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Terraform Enterprise: Attack the Metadata Service

Terraform Enterprise is a self-hosted version of Terraform Cloud, allowing organizations to maintain their own private instance of Terraform. There are many benefits for an enterprise to run this, however, there is also a default configuration that Red Teamers and Penetration Testers can potentially take advantage of.

If Terraform Enterprise is deployed to a VM from a cloud provider we may be able to access the instance metadata service and leverage those credentials for further attacks.

"By default, Terraform Enterprise does not prevent Terraform operations from accessing the instance metadata service, which may contain IAM credentials or other sensitive data" (source)

Note

While the focus of this article is on targeting the metadata service, it is worth noting that gaining code execution inside a Terraform run may provide other avenues for attack. For example, environment variables could be leaked which may contain sensitive credentials.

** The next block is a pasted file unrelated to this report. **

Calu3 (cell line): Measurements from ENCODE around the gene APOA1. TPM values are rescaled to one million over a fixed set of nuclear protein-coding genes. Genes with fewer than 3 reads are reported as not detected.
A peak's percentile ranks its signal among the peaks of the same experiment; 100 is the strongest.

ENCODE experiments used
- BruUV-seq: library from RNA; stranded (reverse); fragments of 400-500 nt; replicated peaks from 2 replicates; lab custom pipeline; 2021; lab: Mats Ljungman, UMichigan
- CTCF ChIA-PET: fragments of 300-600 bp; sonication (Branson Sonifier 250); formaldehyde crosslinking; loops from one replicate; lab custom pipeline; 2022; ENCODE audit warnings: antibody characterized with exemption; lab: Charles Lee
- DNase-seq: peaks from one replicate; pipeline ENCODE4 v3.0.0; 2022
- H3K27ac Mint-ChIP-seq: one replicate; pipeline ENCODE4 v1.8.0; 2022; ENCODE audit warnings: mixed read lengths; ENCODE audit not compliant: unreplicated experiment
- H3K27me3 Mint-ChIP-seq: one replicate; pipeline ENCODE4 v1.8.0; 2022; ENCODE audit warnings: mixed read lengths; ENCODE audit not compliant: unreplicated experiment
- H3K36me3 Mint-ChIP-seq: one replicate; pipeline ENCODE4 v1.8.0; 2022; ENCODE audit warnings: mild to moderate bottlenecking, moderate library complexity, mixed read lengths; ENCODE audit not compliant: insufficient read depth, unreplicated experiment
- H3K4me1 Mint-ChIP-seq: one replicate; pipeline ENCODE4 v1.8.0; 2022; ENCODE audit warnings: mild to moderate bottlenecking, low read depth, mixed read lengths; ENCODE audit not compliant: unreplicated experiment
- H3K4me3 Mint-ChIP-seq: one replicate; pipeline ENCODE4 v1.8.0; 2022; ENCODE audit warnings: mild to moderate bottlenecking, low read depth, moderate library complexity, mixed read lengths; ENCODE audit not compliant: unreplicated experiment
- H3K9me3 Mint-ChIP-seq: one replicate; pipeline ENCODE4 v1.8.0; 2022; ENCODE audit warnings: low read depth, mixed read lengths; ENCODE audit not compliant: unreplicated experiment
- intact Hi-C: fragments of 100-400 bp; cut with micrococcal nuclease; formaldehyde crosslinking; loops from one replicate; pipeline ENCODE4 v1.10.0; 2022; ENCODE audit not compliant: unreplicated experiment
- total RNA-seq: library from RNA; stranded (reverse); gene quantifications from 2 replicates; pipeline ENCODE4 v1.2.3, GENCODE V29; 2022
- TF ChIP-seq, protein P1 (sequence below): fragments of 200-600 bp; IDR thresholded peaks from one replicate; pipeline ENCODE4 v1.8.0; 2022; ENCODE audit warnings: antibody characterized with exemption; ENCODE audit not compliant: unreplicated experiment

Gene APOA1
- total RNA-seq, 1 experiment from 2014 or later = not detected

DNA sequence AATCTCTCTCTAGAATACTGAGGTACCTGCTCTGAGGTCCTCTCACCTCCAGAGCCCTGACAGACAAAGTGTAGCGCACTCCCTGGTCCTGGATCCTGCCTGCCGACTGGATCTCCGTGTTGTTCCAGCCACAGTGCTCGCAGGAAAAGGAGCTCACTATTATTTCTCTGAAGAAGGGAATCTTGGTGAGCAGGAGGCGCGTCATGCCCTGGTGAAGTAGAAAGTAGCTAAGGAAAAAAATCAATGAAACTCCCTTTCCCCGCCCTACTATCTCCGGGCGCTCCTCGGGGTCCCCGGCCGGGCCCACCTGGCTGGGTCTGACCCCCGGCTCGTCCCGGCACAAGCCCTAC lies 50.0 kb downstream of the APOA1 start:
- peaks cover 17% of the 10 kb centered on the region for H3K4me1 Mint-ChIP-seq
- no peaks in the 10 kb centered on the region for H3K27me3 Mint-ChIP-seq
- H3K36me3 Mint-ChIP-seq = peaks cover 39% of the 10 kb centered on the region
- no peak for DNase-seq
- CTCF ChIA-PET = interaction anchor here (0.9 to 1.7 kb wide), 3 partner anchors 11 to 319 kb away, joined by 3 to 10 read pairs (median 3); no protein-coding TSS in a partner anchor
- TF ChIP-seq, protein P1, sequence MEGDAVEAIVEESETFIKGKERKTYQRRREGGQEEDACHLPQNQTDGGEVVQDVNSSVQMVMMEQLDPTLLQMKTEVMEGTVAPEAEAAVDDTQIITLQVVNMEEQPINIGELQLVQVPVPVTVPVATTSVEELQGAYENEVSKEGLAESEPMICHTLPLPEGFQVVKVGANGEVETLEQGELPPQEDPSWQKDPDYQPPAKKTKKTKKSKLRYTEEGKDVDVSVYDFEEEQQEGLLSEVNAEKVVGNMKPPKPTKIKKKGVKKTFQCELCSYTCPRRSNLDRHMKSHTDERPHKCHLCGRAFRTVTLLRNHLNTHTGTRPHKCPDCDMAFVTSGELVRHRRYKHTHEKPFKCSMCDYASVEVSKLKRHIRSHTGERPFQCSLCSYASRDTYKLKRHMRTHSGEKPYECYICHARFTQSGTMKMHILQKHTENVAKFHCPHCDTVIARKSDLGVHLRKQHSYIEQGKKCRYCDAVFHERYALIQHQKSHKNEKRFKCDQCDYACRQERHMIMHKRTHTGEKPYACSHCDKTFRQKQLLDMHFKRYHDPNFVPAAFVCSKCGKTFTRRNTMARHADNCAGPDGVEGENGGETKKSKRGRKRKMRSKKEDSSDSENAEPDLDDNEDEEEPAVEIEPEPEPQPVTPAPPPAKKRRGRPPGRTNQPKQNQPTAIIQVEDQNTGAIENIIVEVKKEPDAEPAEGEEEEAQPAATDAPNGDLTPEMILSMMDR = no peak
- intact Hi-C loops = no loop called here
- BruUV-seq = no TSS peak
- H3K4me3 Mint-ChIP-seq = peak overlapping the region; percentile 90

Remote (Code) Execution

For many engineers, their first experience with Terraform was locally on their workstations. When they invoked a terraform apply or terraform plan all of that activity took place on the local machine (reaching out to cloud APIs, tracking state, etc.)

An exciting feature of Terraform Enterprise (and Cloud) is the idea of Remote Execution, wherein all those operations take place server-side. In Terraform Cloud the execution takes place in "disposable virtual machines". In Terraform Enterprise however, it takes place in "disposable Docker containers".

This introduces an interesting opportunity; If you compromise credentials to initiate a plan or apply operation (or otherwise have access to them. I.E insider threat) we can execute code in a Docker container on the Terraform Enterprise server.